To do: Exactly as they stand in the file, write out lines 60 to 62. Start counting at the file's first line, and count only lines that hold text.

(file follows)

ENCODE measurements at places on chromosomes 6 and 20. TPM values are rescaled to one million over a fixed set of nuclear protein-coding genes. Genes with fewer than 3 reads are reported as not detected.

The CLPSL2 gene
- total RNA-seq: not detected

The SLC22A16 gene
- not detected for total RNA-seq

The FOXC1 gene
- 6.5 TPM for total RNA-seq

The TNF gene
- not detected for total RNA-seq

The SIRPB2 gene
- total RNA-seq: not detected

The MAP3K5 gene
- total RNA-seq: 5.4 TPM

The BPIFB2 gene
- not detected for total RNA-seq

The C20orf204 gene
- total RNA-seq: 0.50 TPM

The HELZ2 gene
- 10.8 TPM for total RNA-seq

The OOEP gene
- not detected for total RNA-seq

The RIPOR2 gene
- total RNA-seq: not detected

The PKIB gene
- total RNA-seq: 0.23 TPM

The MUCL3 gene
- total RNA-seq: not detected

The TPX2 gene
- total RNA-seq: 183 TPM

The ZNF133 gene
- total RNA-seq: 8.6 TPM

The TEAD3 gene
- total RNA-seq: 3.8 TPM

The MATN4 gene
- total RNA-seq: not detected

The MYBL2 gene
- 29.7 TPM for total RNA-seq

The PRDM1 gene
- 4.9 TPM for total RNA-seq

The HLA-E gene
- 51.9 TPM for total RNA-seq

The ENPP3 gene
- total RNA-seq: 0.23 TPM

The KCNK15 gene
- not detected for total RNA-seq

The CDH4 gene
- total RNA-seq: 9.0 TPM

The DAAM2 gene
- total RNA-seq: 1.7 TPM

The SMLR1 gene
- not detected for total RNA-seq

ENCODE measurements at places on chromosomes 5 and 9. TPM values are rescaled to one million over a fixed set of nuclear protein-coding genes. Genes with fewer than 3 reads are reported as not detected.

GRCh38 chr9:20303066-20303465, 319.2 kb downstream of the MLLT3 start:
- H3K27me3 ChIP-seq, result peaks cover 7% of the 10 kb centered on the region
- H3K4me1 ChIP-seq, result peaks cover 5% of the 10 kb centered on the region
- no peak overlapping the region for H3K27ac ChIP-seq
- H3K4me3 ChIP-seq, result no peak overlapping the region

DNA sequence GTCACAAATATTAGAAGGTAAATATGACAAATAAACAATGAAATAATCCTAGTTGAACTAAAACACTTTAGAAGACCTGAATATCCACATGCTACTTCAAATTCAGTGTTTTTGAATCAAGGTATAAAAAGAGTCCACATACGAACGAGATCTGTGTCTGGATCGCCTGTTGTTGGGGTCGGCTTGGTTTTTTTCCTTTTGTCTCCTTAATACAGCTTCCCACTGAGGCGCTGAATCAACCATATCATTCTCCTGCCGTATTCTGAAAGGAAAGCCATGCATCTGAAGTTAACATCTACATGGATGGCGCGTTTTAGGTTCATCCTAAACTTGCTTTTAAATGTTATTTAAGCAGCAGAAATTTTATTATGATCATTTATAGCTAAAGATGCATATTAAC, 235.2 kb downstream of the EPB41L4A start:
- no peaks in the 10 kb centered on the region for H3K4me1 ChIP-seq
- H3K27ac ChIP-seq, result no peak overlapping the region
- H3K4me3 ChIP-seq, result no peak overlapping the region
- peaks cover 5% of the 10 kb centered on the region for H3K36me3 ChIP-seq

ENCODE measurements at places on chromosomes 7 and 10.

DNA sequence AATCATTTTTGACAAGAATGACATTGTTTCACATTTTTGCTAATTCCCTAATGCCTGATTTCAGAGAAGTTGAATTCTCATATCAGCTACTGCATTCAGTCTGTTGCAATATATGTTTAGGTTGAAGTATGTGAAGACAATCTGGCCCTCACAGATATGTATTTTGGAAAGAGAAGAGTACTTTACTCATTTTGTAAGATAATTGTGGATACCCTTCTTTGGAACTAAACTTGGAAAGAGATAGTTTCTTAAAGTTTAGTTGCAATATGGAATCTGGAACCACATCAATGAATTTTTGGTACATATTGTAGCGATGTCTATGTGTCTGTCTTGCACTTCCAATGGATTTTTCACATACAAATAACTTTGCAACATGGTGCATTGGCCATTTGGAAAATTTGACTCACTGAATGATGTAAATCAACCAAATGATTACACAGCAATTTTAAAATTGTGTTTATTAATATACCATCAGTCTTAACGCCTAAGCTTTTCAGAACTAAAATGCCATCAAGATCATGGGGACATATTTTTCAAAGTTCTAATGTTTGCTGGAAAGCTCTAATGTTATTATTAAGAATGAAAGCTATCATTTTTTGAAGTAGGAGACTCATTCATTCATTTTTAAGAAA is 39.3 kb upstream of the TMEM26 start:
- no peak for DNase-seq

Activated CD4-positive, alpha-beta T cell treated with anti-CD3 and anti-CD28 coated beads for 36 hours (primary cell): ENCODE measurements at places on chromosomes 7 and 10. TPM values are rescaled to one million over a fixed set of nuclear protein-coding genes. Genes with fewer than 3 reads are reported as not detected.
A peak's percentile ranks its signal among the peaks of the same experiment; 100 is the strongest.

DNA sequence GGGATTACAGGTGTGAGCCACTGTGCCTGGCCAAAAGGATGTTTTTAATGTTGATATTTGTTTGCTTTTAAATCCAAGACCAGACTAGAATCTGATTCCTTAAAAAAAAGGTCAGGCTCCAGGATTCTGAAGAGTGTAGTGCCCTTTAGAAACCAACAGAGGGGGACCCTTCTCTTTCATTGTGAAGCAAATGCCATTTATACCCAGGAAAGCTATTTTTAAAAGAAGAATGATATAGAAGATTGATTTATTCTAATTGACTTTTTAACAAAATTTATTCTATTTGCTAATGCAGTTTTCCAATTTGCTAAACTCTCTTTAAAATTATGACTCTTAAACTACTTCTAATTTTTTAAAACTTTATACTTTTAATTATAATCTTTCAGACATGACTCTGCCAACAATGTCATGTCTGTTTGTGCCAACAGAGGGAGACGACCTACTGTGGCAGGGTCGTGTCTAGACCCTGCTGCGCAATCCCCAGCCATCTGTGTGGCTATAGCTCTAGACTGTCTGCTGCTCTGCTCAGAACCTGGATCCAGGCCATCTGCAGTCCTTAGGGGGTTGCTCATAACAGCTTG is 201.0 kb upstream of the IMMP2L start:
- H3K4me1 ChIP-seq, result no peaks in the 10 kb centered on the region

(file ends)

- H3K27ac ChIP-seq, result no peak overlapping the region
- H3K4me3 ChIP-seq, result no peak overlapping the region
- peaks cover 5% of the 10 kb centered on the region for H3K36me3 ChIP-seq